"James Joyce and Ulysses"
Commentary No. 13 - Department of the Taoiseach file on the filming of Ulysses (1967)
Joseph Strick's Ulysses, released in 1967, was the first attempt to film a book many people thought impossible to render in cinematic form. Strick, who had previously adapted and filmed Jean Genet's The Balcony (1963), and who went on to direct Portrait of the Artist as a Young Man (1977), assembled a wonderful cast: Milo O'Shea as Bloom, Barbara Jefford as Molly, Maurice Roëves as Stephen, Martin Dempsey as Simon Dedalus, TP McKenna as Buck Mulligan, Anna Manahan as Bella Cohen and Fionnuala Flanagan as Gerty MacDowell. The film got a mixed critical reception, but Strick got an Academy Award nomination for best adapted screenplay.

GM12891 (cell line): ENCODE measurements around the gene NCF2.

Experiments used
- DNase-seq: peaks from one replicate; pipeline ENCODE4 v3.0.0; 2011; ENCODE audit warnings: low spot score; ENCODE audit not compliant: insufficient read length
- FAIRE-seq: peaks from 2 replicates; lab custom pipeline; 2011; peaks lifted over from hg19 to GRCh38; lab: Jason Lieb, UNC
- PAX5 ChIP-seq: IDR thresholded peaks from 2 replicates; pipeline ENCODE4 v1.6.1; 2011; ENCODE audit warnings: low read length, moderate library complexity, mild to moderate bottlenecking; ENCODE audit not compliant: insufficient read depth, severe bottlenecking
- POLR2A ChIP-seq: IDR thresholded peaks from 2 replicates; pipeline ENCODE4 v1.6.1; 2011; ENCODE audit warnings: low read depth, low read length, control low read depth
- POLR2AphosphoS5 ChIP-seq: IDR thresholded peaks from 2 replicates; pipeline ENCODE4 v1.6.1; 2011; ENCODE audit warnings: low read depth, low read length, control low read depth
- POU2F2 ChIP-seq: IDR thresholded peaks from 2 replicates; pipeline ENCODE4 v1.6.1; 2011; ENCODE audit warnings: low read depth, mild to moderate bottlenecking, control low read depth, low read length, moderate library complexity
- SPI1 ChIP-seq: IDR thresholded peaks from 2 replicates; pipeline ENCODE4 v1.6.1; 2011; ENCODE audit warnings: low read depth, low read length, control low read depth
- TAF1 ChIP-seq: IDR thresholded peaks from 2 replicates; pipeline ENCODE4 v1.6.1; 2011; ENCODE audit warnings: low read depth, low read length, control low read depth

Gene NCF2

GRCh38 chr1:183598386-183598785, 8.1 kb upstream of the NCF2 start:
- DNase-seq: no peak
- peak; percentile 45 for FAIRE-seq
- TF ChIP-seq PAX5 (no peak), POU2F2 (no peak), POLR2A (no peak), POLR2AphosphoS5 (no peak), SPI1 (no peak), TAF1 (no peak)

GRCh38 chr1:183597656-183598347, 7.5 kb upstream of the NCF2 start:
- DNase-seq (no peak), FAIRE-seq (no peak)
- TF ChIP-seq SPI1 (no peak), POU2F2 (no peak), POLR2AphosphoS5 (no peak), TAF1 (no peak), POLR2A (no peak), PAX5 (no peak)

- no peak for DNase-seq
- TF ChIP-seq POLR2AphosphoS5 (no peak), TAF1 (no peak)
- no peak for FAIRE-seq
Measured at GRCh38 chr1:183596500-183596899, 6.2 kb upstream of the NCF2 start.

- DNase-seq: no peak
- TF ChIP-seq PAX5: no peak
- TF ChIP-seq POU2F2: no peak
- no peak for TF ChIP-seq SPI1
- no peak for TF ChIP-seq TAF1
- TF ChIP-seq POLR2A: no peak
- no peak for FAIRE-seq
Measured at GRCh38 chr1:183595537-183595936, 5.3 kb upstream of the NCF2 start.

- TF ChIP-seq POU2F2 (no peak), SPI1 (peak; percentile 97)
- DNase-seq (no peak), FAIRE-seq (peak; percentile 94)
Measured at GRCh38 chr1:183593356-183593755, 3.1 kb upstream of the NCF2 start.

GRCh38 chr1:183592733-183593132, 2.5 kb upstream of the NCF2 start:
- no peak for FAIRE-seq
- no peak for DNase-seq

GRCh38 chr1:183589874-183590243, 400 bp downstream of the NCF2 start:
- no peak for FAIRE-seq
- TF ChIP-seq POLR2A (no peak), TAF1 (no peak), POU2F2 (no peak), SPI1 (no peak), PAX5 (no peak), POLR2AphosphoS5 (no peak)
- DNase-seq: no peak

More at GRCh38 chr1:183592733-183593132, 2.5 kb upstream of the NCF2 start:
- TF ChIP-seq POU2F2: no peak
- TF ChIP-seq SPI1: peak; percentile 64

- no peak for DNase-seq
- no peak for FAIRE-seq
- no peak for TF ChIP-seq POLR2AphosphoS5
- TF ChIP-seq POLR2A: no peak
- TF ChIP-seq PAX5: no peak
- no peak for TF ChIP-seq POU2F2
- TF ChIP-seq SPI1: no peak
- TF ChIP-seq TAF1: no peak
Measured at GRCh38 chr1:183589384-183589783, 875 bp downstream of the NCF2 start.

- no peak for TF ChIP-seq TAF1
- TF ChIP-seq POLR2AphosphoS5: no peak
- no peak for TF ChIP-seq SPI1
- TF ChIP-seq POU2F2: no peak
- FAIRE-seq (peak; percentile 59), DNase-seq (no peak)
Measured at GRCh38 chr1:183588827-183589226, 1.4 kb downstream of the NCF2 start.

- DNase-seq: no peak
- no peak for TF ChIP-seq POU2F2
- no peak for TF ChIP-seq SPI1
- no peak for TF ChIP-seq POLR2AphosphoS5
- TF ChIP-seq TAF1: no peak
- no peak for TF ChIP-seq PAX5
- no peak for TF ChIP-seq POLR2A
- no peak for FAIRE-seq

Ulysses was filmed in Dublin, and the production company requested permission from the Office of Public Works to use the State Apartments at Dublin Castle as a location. The documents reproduced here, from a Department of the Taoiseach file, outline the conditions which apply to such access, including a fee of £100 per day, and a press cutting from the Evening Herald of 18 August 1966, showing Milo O'Shea and Barbara Jefford in a scene from the Circe episode, part of which was filmed in the State Apartments. Officials in the Department of the Taoiseach are annoyed that press photographers were allowed into the State Apartments, and express a belated interest in the content of the film: 'We might also ask to see the script.' This was prescient, as the film was immediately banned in Ireland, and did not achieve general release until 2000, 33 years after its release.